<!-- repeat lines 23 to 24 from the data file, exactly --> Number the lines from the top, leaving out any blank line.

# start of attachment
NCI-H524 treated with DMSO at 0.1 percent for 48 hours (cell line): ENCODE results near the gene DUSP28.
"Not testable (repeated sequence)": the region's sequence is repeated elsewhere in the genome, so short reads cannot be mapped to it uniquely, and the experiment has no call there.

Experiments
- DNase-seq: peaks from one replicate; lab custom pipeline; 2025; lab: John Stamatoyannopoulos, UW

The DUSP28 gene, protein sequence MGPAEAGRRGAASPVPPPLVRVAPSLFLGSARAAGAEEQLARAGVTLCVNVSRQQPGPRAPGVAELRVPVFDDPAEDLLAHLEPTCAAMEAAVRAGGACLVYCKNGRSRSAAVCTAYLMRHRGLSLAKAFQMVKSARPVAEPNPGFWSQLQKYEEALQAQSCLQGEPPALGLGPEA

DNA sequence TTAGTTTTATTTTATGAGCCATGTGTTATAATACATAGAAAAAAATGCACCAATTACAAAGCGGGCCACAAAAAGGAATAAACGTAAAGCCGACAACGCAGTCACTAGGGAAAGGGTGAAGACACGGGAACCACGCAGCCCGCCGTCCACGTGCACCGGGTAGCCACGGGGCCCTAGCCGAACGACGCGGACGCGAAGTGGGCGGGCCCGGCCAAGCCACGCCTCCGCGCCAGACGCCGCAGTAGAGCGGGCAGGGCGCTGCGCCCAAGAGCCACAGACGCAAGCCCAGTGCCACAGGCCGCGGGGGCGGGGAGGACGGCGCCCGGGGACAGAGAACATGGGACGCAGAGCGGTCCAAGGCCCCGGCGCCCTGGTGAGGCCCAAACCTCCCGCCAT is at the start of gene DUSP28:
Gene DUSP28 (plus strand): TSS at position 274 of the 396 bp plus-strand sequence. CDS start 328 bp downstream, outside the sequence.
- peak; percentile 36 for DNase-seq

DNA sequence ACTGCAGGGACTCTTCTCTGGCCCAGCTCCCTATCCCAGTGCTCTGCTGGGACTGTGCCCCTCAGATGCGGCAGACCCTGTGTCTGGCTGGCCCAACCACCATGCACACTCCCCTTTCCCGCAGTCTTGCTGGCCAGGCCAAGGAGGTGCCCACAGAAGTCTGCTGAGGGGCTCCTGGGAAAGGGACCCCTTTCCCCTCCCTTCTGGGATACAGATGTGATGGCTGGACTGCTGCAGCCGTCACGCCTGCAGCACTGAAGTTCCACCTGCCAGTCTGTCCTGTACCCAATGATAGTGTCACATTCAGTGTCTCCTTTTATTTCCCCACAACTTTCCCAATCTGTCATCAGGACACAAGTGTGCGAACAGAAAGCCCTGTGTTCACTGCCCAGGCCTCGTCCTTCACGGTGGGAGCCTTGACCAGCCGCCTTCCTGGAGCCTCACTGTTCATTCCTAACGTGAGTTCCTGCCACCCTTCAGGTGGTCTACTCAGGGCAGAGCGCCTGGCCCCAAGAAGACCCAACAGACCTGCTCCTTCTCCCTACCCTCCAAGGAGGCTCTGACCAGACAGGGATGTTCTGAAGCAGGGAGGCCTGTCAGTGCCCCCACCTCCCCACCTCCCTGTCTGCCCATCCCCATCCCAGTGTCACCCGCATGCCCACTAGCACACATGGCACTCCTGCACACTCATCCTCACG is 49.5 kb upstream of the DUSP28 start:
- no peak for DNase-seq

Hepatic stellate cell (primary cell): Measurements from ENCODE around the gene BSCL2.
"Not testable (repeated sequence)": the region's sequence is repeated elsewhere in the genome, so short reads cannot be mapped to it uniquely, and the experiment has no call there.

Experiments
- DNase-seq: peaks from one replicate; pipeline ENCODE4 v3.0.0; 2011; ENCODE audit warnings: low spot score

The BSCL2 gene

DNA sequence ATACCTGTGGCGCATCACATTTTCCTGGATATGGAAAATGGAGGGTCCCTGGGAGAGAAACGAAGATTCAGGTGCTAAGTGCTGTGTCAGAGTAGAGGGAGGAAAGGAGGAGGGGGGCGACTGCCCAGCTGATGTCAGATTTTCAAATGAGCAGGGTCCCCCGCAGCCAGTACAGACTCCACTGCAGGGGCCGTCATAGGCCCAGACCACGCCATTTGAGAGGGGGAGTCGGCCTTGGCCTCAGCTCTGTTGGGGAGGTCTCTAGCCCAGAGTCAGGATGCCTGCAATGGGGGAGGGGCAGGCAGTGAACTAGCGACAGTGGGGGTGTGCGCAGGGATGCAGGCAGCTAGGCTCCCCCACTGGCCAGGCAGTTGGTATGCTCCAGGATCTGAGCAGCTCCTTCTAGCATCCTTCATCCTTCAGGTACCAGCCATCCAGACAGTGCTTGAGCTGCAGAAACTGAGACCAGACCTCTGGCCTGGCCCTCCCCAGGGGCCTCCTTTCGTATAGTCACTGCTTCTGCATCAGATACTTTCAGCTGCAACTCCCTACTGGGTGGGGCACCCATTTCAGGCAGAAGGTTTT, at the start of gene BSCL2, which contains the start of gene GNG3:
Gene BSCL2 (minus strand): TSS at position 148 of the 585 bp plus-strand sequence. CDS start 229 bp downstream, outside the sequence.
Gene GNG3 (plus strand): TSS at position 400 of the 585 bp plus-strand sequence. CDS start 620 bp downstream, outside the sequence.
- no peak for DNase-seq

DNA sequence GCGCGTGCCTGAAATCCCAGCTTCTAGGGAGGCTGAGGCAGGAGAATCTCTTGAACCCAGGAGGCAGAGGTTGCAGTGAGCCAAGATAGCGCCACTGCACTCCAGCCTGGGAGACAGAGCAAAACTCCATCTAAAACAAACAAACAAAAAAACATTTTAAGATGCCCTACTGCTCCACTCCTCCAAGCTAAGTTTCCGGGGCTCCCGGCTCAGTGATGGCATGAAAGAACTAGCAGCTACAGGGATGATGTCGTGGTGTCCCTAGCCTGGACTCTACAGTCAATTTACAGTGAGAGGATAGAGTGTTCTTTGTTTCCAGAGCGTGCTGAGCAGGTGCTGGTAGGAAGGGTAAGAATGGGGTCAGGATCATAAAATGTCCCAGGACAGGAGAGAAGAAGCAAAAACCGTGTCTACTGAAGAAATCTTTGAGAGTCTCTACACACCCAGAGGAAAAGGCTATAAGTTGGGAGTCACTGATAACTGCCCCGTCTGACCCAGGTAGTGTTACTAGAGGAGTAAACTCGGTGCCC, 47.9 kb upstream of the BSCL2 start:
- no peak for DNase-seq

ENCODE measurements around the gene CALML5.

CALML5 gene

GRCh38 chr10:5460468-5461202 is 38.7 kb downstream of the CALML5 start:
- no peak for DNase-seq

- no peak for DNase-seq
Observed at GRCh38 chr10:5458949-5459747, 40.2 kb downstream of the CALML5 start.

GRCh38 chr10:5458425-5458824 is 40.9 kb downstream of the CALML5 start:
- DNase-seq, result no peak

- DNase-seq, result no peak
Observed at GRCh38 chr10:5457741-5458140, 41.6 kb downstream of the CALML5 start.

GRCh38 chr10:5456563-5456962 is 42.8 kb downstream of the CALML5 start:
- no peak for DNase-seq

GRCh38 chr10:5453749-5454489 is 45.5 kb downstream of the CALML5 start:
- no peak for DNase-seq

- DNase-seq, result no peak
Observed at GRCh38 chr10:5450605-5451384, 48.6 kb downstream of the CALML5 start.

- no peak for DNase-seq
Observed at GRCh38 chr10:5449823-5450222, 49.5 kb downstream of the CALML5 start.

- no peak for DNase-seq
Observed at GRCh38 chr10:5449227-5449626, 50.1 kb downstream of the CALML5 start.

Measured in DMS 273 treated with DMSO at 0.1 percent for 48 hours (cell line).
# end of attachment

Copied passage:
CALML5 gene

GRCh38 chr10:5460468-5461202 is 38.7 kb downstream of the CALML5 start: